Mayweather vs. McGregor: 4 Marketing Lessons
The Floyd Mayweather Jr. versus Conor McGregor fight on Saturday may not have lived up to the hype as the greatest fight in combat sports history, but it provided four valuable marketing lessons.
1. Focus on the end game.
Professional sports entertains an audience, showcases the amazing potential of the human body, motivates us slobs to get up off the sofa and move, and provides lessons about how to behave in victory and defeat. But the reality is that all professional sporting events have only one purpose: to generate a profit. In boxing, that end game is especially clear, because there aren’t any seasons or regularly scheduled events. Boxing matches are entirely driven by demand, which is driven by profit. While this fight didn’t live up to its competitive hype, it absolutely embodied its other nickname: The Money Fight. Mayweather-McGregor broke records for live gate revenues, pay-per-view and live streaming, and could reach a whopping $1 billion in total revenue after all the income streams are tallied, including those 50-0 hats that went on sale as soon as the final bell rung.
Yes, the fight was well publicized, but what made the card a revenue winner was that the fighters are currently the two most popular in the world, generate the most revenue and have already gone down in history as some of the best ever in their respective arenas. And, the promoters took advantage of UFC’s livestreaming, expanding the fight beyond cable pay-per-view to more than 200 countries around the world.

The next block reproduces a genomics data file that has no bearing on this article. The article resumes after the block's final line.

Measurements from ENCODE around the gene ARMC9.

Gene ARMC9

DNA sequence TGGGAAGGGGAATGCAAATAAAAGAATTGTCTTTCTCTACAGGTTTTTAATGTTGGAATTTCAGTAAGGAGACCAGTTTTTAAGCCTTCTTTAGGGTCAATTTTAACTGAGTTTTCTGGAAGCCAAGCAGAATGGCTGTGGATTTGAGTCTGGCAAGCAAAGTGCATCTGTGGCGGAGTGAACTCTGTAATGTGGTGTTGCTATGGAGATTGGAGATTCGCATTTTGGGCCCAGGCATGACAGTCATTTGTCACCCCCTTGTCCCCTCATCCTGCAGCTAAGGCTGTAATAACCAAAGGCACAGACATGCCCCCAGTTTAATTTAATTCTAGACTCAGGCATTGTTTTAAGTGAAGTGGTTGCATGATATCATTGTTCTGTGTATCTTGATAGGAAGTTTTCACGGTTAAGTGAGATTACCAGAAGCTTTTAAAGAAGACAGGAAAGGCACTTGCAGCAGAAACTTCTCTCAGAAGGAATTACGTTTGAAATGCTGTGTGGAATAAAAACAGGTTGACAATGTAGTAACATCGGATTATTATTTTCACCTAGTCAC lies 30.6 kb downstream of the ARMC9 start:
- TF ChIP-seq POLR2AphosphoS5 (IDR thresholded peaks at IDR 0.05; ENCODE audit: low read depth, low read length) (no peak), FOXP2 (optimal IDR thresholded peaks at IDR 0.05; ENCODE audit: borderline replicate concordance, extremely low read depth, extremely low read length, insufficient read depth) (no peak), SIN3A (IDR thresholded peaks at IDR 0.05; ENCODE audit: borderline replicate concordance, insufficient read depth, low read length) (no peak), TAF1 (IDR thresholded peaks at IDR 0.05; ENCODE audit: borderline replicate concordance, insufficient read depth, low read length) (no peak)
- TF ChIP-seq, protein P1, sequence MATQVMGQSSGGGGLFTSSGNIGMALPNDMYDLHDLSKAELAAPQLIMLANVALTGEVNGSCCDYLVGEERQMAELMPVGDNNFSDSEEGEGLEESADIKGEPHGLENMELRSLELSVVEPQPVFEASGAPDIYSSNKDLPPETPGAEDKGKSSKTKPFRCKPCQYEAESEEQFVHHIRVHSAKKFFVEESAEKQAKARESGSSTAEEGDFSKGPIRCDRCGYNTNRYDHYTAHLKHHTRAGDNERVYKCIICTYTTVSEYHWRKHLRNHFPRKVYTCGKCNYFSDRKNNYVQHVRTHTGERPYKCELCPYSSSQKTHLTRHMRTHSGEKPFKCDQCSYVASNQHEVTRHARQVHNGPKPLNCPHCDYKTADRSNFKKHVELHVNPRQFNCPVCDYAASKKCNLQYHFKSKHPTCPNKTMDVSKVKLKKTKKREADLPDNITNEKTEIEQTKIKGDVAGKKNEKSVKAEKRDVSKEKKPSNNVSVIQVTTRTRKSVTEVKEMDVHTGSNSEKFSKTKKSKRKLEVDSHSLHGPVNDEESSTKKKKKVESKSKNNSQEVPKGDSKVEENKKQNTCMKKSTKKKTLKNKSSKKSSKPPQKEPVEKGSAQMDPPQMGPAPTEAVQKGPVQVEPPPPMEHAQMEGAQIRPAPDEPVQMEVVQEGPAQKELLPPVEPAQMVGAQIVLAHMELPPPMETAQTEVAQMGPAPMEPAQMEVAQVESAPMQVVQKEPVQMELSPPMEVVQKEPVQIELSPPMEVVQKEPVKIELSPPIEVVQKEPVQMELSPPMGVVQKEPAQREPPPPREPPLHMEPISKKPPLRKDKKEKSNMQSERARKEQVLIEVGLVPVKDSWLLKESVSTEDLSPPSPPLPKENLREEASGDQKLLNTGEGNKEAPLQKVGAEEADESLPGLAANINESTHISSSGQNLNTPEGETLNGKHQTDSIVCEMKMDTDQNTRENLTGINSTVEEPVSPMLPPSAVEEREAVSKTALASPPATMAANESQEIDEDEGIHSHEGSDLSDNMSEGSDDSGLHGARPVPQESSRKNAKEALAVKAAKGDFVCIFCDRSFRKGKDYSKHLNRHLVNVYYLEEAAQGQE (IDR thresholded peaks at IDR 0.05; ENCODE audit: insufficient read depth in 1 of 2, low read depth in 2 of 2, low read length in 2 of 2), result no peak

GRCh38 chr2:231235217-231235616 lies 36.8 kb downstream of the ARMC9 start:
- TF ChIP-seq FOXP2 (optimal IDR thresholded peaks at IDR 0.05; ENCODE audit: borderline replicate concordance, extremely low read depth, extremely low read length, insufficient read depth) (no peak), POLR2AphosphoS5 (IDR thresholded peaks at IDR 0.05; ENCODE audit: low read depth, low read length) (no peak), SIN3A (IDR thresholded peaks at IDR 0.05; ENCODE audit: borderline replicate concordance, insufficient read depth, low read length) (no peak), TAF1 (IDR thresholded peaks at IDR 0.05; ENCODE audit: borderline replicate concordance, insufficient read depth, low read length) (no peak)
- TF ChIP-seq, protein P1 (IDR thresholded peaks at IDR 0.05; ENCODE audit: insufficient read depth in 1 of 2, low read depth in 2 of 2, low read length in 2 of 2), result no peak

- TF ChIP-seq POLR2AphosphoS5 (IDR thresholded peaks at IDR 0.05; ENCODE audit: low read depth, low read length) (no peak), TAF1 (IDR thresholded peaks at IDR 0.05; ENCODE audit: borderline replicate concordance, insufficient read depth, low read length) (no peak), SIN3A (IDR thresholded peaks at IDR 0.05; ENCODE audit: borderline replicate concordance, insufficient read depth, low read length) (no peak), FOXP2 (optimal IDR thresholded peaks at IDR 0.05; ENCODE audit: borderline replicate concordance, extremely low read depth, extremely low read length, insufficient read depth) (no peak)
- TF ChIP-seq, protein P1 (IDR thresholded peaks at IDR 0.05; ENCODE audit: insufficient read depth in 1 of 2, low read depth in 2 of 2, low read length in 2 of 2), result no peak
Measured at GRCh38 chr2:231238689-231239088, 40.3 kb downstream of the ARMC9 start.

2. Make it intriguing.
Mayweather-McGregor wasn’t just about two great fighters facing off. That was the story two years ago, when Mayweather fought Manny Pacquiao, a match so hyped it seemed impossible to top. But this fight eclipsed the last thanks to the extra story of boxing vs. UFC, pitting fans of different sports against each other to settle a long running debate. Instead of one fighter versus another, this match posed questions like, “do boxers really punch harder than UFC fighters?” “Could the best UFC fighter in history beat the greatest boxer of his generation with only his fists?” And, at age 40, Mayweather also faced the question, “is he too old?” After all, Mayweather had retired from the sport after the Pacquiao fight, and he had come back from retirement in 2007 to fight Pacquiao. Of course, he’s announced his retirement again, but since he still holds the title belt, there’s always a chance he could fight another day. Especially if he’s guaranteed another $100 million minimum payout. Who among us wouldn’t take a punch in the face for $100 million?
3. Expand your market.
UFC popularity has exploded over the last 20 years; at the same time, interest in boxing has waned. And, surveys show a racial divide, too. UFC is most popular with white Americans, while boxing is most popular among African Americans and Hispanics. Mayweather-McGregor exposed both audiences to each respective sport in one of the greatest cross marketing promotions of all time. The hype leading up to the fight featured video clips of each fighter’s greatest moments, which was free advertising for each sport.
In retrospect, McGregor didn’t have a chance, and it’s no wonder. Boxing and mixed martial arts are different disciplines, and asking McGregor to fight using only one of his weapons is like asking someone to fight with one hand tied behind their back. Most people would argue that Mayweather purposely got off to a slow start to make sure fans got their money’s worth. Had he come out strong and knocked McGregor out in 38 seconds like Mike Tyson, it would have turned off UFC fans and eliminated the only logical conclusion: a profitable rematch.